A Young Italian Journalist Is Bringing an Old Twist to Bespoke Silk Ties

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Passaggio Cravatte's ties are doubly unique because they are made to personal measurements in fabrics that are no longer produced. Yuki Kohara/Passaggio Cravatte

It has become a truism that chain stores and online shopping are killing off what Americans call mom-and-pop stores. Like an express train hurtling toward someone tied to railroad tracks, the outcome feels inevitable. And so it is encouraging to meet people like Gianni Cerutti, the young founder of Passaggio Cravatte, a small workshop devoted to making bespoke ties in the town of Robbio, Italy, about 30 miles southwest of Milan.

To return to the railroad analogy, Cerutti is the man who slips his bonds like Houdini and then not only avoids getting crushed under the train's wheels but also hops on board and finds himself a compartment in first class.

Passaggio Cravatte is about as retro as a business can be, so it is ironic that it came to me via Instagram, or rather via my son's Instagram, after he found that he was being followed by Passaggio Cravatte. He took a look at what the brand was doing and followed Cerutti back. My son, who's 16 years old, is a great enthusiast for vintage clothes. For instance, the last time we watched the classic film Rebecca together, we debated the number of pleats in the back of George Sanders's overcoat. Cerutti, 30, is just the sort of man with whom one could hold such a conversation—a romantic who loves the elegance of the past.

It was for that reason that Cerutti often complained to his girlfriend, Marta Passaggio, that he could not find the sort of ties he wanted. Eventually, Passaggio tired of his constant laments and told him that if he could find the fabric he wanted, she would make him a tie. He was skeptical but later agreed. Now married, Cerutti and Passaggio, along with their workforce of two artisans, make 2,000 bespoke ties a year. Cerutti used to work as a journalist and still writes from time to time, but his passion for menswear has taken over much of his working and waking life.

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Gianni Cerutti used to work as a journalist and still writes from time to time, but his passion for menswear has taken over much of his working and waking life. Yuki Kohara/Passaggio Cravatte

There are many reasons for having a tie made, but they tend to begin with dissatisfaction over what is available prêt–à–porter. You might want a smaller knot, which needs a thinner interlining; conversely, you might specify a thicker interlining for a bulkier knot. Should you happen to be fuller figured, a tie with a wider blade might be more in proportion with your girth. And if, like me, you wear your trousers high on the waist, then an excess of tie is especially unsightly: The optimum look is to have the bottom point of the blade form a triangle at the waistband. And if you like tying jumbo Windsor knots, you ought to ask for a longer tie to accommodate the Gordian creation and still have enough silk to reach the waistband.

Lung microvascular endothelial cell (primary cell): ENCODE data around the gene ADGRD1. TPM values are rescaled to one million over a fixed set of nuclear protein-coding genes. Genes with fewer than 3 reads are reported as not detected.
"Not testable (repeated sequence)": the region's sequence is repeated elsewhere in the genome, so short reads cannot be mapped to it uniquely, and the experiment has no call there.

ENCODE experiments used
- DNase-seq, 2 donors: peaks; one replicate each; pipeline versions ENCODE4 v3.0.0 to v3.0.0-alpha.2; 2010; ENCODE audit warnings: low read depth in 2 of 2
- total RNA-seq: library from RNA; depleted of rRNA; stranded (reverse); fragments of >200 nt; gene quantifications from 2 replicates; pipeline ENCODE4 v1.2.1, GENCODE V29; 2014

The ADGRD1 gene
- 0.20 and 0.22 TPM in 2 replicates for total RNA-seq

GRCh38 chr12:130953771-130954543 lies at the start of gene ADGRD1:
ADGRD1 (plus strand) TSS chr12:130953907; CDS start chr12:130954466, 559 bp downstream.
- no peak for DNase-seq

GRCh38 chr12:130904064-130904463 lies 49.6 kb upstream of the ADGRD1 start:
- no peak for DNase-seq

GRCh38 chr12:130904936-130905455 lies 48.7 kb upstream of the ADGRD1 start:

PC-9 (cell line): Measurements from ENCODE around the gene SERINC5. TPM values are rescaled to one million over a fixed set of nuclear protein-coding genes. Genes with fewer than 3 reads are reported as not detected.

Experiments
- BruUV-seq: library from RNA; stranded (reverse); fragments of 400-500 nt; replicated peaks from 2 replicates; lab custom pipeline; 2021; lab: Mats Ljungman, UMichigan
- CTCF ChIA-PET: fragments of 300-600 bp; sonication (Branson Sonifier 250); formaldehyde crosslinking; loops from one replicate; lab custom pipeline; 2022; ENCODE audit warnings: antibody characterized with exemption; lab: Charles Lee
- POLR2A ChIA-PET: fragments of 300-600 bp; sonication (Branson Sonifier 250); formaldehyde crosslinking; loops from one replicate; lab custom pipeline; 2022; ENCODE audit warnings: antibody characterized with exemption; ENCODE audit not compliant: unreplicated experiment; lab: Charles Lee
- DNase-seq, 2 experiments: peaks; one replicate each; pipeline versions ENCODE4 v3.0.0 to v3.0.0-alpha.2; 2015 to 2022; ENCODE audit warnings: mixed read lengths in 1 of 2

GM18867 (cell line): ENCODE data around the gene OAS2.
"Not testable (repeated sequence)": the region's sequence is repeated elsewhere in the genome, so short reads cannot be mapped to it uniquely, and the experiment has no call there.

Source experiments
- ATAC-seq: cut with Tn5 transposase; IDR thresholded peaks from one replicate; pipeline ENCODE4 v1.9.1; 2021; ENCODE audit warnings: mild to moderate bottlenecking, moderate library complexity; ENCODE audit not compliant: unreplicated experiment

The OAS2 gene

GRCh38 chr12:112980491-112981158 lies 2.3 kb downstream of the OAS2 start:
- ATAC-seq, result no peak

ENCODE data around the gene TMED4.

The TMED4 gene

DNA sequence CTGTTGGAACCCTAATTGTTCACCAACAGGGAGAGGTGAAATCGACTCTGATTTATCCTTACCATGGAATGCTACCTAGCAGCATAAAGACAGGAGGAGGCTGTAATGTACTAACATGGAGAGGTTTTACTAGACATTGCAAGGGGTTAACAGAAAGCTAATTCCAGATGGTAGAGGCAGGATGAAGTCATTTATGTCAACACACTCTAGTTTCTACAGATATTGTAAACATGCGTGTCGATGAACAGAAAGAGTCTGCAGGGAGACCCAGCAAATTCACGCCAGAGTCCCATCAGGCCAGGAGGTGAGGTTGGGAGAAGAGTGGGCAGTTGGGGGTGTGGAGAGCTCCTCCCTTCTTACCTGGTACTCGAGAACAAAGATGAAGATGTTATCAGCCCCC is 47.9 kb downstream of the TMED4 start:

Bespoke ties are not exactly a recent phenomenon, and Passaggio Cravatte, established in 2010, is a newcomer to the field. But Cerutti's enthusiasm for his métier is infectious and winning. He brings a new—or, rather more accurately, an old—twist to couture neckwear. "My approach is similar to that of an antiquarian," he says. By that, he means that he offers most of his bespoke ties in vintage fabrics.

"The quality of the old fabrics is the best," he enthuses, "and the colors of the old hand-printed fabrics [are] amazing." His stock of fabrics is always changing; almost like a market fishmonger, it depends on the catch of the day. His Instagram account provides updates on his recent finds, or as he prefers to say, what "ancient" fabrics are in "lavoration"—or being worked on. Cerutti's cheerfully cavalier attitude toward the syntax and vocabulary of the English language is part of his charm (and his English is still much better than my Italian).

When Cerutti started out, he went around the silk mills of Lake Como asking for any ends of lines or old stock still in new condition. He sought out silk factory bankruptcy sales and scoured the basements of cloth merchants. Then he began to look farther afield, finding England to be a particularly rich source for inspired vintage silks. The market town of Macclesfield in England's northwest, for example, was weaving silk in the 16th century. Cerutti has also started sourcing vintage wools and cashmeres from nearby Biella, the historic center of the wool trade in Italy. Now, he says his work is becoming sufficiently well-known that people have started coming to him with vintage fabrics.

Of course, his approach is not for everyone. Many of these fabrics have remained unsold—some for 50 or 60 years—for a reason. Some of the patterns were simply too experimental for mainstream taste at the time, and they still require a great deal of character to pull off today.

The joy of the Passaggio Cravatte approach is that a tie is unique because it is made to personal measurements in a fabric that is no longer produced. Cerutti prefers the term endangered, as if each length of cloth were a species teetering on the very brink of extinction. And I suppose that by asking him to make it into a tie, one is doing one's bit for sartorial conservation.